• “asshole” – 2 times.
  • “pissed” – 1 time. (Which shouldn’t count because I meant “drunk”, damn it!)

(Of course, now my ratings will be even worse. Damn it! Shit!) So apparently, it’s not a very sophisticated rating system, it’s pretty much a website crawler with a dictionary of naughty words. (I could make one. πŸ’‘ And I might just if I have the time. Hell yeah.)

But you know you wanna try it out on your blog anyway. You’ll be pissed if you don’t! You can find the blog rater here. And you know, if your blog is coming in a little low on the naughtiness scale, you don’t have to be an asshole about it. It’s pretty easy thing to rectify. (Hell yeah, damn it! πŸ˜‰ ) Enjoy!

(And apologies about this Tourettes post. I swear future posts won’t have so much damn swearing in them. I just want to see if I can get to NC-17.)

Like this post?
Help me out by submitting this to Digg (or vote for it if its already there)!

Dubai Palm Shaped Resort Islands Now On Google Maps

The Palm JumeirahPerhaps you remember reading about the fantastically expensive resorts the United Arab Emirates. You know the ones that were being built on manufactured islands reclaimed from the ocean shaped like palm trees? Well, if you don’t, here’s a couple of articles (ABC and USA Today) to bring you up to speed.

But because your time is valuable, and here at Brian’s Random Thoughts we’re all about giving you the most for your money (I’ll assume the check is in the mail), here’s the executive summary:

  • 100 mansions on each palm frond.
  • Estimated capacity: 120,000 residents.
  • Nothing going for under a cool million bucks.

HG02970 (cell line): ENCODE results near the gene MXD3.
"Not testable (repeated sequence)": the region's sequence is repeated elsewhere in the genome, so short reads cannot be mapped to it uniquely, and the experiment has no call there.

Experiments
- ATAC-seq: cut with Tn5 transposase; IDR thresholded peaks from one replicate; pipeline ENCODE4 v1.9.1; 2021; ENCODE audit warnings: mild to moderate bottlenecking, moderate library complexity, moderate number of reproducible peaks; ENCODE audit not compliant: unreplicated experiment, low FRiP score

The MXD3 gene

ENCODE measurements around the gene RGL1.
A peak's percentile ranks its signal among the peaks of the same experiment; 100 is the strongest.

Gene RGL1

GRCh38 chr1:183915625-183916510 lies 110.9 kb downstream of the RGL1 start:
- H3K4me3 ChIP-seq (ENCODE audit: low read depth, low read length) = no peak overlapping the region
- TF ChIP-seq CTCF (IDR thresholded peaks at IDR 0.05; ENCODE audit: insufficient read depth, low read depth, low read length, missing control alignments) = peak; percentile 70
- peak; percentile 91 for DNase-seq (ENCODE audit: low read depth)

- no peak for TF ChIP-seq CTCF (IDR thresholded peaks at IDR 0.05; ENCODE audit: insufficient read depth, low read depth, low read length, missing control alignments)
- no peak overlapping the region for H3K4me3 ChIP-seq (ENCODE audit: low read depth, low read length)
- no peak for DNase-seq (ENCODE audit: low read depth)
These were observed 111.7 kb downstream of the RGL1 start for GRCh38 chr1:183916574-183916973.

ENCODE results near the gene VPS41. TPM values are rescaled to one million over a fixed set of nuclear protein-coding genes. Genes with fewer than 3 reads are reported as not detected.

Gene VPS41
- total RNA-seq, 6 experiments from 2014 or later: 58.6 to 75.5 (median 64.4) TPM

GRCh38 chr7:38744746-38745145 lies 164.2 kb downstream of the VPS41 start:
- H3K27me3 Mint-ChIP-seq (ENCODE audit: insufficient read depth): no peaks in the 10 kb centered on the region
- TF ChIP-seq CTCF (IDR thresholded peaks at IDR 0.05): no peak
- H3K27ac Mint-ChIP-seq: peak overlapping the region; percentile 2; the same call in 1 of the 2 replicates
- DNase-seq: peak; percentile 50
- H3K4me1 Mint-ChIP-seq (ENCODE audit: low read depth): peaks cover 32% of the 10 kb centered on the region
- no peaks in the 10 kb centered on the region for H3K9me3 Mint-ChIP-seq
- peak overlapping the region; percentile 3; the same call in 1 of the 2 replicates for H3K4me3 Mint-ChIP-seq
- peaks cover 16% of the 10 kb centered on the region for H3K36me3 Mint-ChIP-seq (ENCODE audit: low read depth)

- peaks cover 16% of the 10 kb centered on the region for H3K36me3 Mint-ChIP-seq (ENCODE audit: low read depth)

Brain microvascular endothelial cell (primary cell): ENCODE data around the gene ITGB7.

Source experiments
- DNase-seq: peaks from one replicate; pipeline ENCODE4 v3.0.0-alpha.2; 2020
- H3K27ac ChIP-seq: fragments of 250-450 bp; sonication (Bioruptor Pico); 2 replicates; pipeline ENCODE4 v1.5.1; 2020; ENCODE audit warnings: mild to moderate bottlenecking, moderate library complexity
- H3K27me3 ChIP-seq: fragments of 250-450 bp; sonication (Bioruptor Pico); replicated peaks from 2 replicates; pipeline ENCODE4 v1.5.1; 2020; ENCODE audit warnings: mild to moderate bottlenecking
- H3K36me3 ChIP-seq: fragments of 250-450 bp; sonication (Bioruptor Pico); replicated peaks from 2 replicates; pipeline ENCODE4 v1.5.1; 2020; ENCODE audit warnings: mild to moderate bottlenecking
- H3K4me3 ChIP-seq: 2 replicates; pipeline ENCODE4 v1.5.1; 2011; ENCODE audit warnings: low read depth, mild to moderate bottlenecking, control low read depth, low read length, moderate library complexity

• Built on land reclaimed from the sea.
  • 32 hotels. (Including Trump International hotel.)
  • A water park.
  • A mono rail.

But there’s two things you probably don’t realize. The first is that there are two three of these reclaimed, palm shaped islands! Two! Three! I don’t know about you, but just one of these guys blew my mind. Hey, it’s good to know our gasoline dollars are being put to good use. (And I’m gonna need a place to stay once I’m fantastically rich.) πŸ˜‰

And to prove it, I need to bring up the second point: Two of these crazy cool resort islands are now on Google Maps! (That’s where I got the picture for this post. Doncha just love Google?)

Here’s some quick links to the resort islands:

Like this post?
Help me out by submitting this to Digg (or vote for it if its already there)!

Global Warming: Saving The World One Hippie Jamfest At A Time

Hippie Jam Fest, Portuguese StyleFirst it was Bruce Willis. Now it’s the Arctic Monkeys (website). Finally celebrities and musicians are starting to make sense. It’s scary. What the heck am I talking about? I’m talking about a growing number of famous folk that finally realize that celebrity does not equal an advanced degree in medical science. Or political science. Or climatology. It’s the “I only play one on TV” concept that was once obvious to everyone, but in recent years has become uncommon sense.

In a recent article, Matt Helders, the drummer for the Arctic Monkeys had this to say when asked for his news-worthy thoughts on Global Warming / Climate Change / Honey-I-think-the-thermometer’s-broken:

“There’s more important people who can have an opinion. Why does it make us have an opinion because we’re in a band?”

A-fricken-men, Mr. Helders! There are more important people who can and do have an opinion. An opinion based on careful research. They’re called scientists. I don’t mean to diminish you in the slightest as a musician or a person (I really do like “I Bet You Look Good on the Dancefloor”). I just want to say I love it that you choose to focus on your abilities on creating catchy tunes, where they’re best suited. And while you do that, I’ll focus on programming websites for security firms, insurance companies and banks, because that’s what I do. And you know what? The scientific community will be OK diagnosing and resolving the problems that arise in their sphere of expertise. Remarkably well, even without our considered opinions.